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University of Tennessee Support Column Stabilization

THE CUSTOMER:
Johnson & Galyon Construction for The University of Tennessee

LOCATION:
Knoxville, TN

TYPE:
Industrial / Commercial

PROJECT DATE:
September 2014

THE PROBLEM

The University of Tennessee purchased a historical warehouse structure to consolidate their Facility Support Services department, that had been spread across various locations on campus. The 100,000 square foot building dates back to the 1930s, and had been used as a marble production plant and a precast concrete plant.

The warehouse was undergoing a full scale renovation to transform the building into a state of the art facility with offices, conference rooms, labs, and warehouse space. Loose soils under the support columns, combined with poor bearing capacity, and foundation conditions created a challenging situation for the construction firm.

University of Tennessee Support Services Building Column Stabilization

THE CHALLENGE

No drawings or other information were available about the existing foundation system. Site investigations revealed poor foundation conditions and undersized foundation elements. The subsurface exploration showed extremely variable subsurface conditions, and many areas of poor soils with low bearing capacity.

In order to adequately support the code-required building loads, the bearing capacity would need to be increased to approximately 6 kips/ square foot, or a deep foundation system would need to be added to transfer the building loads to refusal.

UT Support Services Building Before Remodel
URETEK Polyurethane Injection Column Stabilization: University of Tennessee Support Services Building

THE SOLUTION

The design team initially conceived that they would support each of the 142 column locations by removing the slab, excavating to expose the foundation, installing helical piers, connect them to the foundation, and then backfill and re-pour the slabs. However, after budgeting and constructability analysis, it was determined that approach would be cost prohibitive and have a major impact on the construction schedule.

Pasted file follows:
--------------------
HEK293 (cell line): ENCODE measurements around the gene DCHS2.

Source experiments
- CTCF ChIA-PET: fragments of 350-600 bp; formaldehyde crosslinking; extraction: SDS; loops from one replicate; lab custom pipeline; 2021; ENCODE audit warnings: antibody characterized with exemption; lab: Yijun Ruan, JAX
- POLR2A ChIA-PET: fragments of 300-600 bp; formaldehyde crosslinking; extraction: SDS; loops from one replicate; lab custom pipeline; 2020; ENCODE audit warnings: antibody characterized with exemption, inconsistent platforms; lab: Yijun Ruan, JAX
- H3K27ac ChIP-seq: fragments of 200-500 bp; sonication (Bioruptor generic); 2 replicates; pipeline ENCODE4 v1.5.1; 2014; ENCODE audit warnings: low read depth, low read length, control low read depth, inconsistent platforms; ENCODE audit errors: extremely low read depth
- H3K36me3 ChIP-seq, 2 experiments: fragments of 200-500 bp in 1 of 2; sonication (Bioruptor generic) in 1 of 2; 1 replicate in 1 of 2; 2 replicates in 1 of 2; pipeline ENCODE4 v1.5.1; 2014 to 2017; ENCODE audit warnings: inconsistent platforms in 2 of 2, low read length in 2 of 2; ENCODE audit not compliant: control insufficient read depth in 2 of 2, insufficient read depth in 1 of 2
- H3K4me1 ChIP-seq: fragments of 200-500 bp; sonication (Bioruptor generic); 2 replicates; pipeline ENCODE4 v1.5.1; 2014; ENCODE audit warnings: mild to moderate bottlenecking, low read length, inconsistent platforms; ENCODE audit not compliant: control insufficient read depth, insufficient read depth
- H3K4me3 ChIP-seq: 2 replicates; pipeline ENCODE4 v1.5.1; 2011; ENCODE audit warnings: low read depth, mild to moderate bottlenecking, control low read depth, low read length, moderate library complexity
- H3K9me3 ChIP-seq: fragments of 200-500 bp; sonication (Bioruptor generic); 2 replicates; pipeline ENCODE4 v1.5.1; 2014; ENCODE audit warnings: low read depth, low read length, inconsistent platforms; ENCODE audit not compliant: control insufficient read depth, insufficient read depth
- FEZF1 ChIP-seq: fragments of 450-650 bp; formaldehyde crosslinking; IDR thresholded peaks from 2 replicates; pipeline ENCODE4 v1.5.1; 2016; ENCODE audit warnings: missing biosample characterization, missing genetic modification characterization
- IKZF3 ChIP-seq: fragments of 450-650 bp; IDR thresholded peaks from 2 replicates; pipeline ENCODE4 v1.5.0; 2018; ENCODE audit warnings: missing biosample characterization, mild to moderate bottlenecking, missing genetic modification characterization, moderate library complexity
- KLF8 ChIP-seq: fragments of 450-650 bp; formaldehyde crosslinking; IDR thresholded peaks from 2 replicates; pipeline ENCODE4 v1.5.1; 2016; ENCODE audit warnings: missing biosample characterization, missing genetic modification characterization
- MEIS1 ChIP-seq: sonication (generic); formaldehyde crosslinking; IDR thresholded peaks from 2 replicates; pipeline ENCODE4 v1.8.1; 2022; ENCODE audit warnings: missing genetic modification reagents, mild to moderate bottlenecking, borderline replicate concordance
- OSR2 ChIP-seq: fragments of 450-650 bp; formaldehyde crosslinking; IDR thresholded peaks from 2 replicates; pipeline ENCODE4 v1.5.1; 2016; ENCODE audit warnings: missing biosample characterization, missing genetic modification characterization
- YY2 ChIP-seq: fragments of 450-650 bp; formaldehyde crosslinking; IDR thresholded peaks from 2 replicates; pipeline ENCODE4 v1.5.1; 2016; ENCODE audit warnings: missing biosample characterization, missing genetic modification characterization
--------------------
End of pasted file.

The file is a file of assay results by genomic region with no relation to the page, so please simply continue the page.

URETEK was contacted to evaluate the project and determine if URETEK’s zero-excavation solutions could be a good fit.

After site visits, conceptual budgeting, and reviewing historical project examples, the contractor’s design team decided that soil stabilization with The URETEK Deep Injection® Process would be the favorable repair method.

The URETEK Deep Injection® Process is a non-destructive solution to increase soil load bearing capacity through densification of weak soil strata beneath a structure or surface without major debris or construction equipment involved.

THE RESULTS

The work was performed successfully over 6 weeks. The URETEK Deep Injection Process® was utilized to stabilize the concrete foundation and support columns without excavation or demolition.

Four injections per column at multiple depths were injected around and below the 142 column footings. With this technique, URETEK was able to effectively stabilize the warehouse, displace soft soils, increase the bearing capacity to code requirements, and prevent future settlement.

The client saved time and an estimated $380,000 in repair costs by utilizing URETEK’s repair methods as opposed to the repair alternatives.

URETEK is proud to have been able to help the University of Tennessee and Johnson & Galyon Construction with this impressive project. The entire warehouse remodel was completed in Spring of 2016, and since completion there have been no indications of settlement.

UT Support Services Building - After Remodel
UT Support Services Interior After

References:

University of Tennessee. New Support Services. Retrieved from http://fs.utk.edu/units/Construction/Projects/support-services.html

Johnson and Galyon. Support Services Complex at the University of Tennessee. Retreived from https://www.johnsongalyon.com/work/education/ut-support-services/

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